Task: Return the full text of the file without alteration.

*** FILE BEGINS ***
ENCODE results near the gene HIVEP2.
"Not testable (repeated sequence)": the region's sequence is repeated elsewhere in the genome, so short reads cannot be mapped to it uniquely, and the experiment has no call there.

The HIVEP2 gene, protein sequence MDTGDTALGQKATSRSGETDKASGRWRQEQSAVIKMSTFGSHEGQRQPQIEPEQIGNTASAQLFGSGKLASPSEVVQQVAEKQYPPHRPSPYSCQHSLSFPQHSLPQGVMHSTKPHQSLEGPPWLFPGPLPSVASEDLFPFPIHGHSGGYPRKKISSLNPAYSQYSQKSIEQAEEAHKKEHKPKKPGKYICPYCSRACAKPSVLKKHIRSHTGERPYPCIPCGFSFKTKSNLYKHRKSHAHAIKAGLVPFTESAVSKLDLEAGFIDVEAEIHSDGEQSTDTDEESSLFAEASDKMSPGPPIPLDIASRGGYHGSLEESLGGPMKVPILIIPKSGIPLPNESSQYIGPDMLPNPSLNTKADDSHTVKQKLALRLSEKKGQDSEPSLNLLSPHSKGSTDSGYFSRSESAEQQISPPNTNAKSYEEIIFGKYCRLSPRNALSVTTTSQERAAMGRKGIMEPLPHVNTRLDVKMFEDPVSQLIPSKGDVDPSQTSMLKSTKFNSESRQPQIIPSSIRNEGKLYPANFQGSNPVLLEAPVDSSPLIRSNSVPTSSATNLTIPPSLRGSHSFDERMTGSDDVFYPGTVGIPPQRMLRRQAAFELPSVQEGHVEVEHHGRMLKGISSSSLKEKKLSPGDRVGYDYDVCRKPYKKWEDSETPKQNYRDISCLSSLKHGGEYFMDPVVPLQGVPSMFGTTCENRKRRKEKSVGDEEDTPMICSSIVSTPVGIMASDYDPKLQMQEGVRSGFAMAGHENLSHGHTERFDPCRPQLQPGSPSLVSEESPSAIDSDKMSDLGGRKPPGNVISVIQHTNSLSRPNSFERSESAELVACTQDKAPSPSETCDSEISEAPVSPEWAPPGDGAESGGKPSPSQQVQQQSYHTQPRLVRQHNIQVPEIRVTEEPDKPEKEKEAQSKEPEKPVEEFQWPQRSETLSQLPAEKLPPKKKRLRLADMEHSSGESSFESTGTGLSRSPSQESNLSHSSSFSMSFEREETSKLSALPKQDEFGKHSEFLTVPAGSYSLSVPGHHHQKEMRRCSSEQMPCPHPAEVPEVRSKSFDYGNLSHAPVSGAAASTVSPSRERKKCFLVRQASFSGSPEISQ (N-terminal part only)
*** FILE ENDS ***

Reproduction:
ENCODE results near the gene HIVEP2.
"Not testable (repeated sequence)": the region's sequence is repeated elsewhere in the genome, so short reads cannot be mapped to it uniquely, and the experiment has no call there.

The HIVEP2 gene, protein sequence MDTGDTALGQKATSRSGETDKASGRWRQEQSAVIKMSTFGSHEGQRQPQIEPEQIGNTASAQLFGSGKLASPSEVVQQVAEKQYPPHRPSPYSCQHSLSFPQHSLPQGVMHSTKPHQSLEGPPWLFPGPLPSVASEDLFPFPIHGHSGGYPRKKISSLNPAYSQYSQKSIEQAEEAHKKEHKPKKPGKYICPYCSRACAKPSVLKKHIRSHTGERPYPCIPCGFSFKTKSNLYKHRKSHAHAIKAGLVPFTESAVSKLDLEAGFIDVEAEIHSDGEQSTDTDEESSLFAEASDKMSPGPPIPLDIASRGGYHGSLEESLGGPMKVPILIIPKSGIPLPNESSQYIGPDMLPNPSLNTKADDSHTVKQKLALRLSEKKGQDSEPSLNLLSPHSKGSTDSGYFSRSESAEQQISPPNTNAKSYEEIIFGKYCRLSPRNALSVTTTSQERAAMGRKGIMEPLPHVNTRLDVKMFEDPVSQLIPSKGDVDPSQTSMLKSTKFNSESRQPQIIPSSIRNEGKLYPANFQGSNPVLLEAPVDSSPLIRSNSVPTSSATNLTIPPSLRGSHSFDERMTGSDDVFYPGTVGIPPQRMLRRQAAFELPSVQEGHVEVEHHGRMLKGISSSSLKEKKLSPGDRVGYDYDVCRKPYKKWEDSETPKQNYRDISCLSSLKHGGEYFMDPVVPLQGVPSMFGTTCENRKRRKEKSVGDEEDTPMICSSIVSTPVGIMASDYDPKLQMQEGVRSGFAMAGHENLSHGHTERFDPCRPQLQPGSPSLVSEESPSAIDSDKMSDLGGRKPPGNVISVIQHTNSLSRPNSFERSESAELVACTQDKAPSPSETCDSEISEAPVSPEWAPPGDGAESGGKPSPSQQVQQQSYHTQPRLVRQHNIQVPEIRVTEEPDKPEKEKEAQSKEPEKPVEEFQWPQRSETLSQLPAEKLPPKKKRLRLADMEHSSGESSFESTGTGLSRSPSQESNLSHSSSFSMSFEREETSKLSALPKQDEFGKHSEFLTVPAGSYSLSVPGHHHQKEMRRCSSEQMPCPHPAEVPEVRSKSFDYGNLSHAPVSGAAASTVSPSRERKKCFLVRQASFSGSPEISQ (N-terminal part only)